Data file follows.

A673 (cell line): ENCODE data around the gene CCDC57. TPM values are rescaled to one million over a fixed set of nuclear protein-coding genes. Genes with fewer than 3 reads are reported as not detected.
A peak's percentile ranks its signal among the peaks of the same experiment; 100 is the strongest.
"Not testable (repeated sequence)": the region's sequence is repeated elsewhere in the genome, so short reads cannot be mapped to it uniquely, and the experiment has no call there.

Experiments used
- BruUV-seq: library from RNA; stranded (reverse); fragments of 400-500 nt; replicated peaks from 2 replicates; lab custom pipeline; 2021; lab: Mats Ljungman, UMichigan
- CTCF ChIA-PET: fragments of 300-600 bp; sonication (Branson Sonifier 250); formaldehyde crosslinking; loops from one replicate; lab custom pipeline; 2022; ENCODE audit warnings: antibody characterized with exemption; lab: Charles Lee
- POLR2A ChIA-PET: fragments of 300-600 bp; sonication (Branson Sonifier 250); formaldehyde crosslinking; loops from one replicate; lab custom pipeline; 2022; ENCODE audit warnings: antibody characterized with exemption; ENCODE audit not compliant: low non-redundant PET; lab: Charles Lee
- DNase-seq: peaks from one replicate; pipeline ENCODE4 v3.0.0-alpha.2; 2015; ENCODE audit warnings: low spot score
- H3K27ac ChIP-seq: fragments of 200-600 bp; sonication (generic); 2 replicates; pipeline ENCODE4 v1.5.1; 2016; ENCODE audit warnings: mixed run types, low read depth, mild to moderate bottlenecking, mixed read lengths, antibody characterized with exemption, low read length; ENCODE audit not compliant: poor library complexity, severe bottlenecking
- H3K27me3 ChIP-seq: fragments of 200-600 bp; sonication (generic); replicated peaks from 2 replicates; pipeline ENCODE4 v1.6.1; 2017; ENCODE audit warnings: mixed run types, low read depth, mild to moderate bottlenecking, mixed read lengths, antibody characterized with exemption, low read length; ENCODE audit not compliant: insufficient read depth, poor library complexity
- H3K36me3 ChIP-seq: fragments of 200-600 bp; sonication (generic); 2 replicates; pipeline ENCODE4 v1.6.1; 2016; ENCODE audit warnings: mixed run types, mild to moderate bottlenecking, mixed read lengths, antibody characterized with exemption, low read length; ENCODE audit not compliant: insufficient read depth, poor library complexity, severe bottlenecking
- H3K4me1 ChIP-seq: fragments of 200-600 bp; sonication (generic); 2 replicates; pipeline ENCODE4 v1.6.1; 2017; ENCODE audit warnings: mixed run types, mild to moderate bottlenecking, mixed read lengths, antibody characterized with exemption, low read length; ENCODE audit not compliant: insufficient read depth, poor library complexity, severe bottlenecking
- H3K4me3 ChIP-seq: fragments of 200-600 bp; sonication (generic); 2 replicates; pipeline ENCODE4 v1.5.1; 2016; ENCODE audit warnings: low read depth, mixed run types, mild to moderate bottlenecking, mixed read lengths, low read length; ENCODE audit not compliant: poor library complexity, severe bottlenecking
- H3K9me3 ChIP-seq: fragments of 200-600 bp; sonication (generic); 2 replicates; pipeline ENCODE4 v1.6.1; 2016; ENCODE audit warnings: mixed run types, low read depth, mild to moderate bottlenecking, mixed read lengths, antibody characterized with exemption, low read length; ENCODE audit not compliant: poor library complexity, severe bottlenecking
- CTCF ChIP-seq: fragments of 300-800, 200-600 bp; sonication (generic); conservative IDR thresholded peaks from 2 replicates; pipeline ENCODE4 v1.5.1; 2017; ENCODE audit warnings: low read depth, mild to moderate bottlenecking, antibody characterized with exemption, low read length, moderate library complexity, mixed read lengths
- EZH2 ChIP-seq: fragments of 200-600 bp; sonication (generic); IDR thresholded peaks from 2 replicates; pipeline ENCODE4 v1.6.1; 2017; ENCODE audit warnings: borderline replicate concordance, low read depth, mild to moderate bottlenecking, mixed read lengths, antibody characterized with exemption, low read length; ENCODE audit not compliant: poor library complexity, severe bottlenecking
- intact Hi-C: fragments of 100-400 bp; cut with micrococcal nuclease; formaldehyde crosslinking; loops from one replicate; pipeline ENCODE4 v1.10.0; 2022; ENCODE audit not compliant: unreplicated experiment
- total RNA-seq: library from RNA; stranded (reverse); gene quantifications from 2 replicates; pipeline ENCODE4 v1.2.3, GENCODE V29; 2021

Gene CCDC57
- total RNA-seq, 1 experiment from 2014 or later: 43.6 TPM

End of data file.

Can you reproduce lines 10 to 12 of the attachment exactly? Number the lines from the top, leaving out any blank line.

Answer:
- H3K27me3 ChIP-seq: fragments of 200-600 bp; sonication (generic); replicated peaks from 2 replicates; pipeline ENCODE4 v1.6.1; 2017; ENCODE audit warnings: mixed run types, low read depth, mild to moderate bottlenecking, mixed read lengths, antibody characterized with exemption, low read length; ENCODE audit not compliant: insufficient read depth, poor library complexity
- H3K36me3 ChIP-seq: fragments of 200-600 bp; sonication (generic); 2 replicates; pipeline ENCODE4 v1.6.1; 2016; ENCODE audit warnings: mixed run types, mild to moderate bottlenecking, mixed read lengths, antibody characterized with exemption, low read length; ENCODE audit not compliant: insufficient read depth, poor library complexity, severe bottlenecking
- H3K4me1 ChIP-seq: fragments of 200-600 bp; sonication (generic); 2 replicates; pipeline ENCODE4 v1.6.1; 2017; ENCODE audit warnings: mixed run types, mild to moderate bottlenecking, mixed read lengths, antibody characterized with exemption, low read length; ENCODE audit not compliant: insufficient read depth, poor library complexity, severe bottlenecking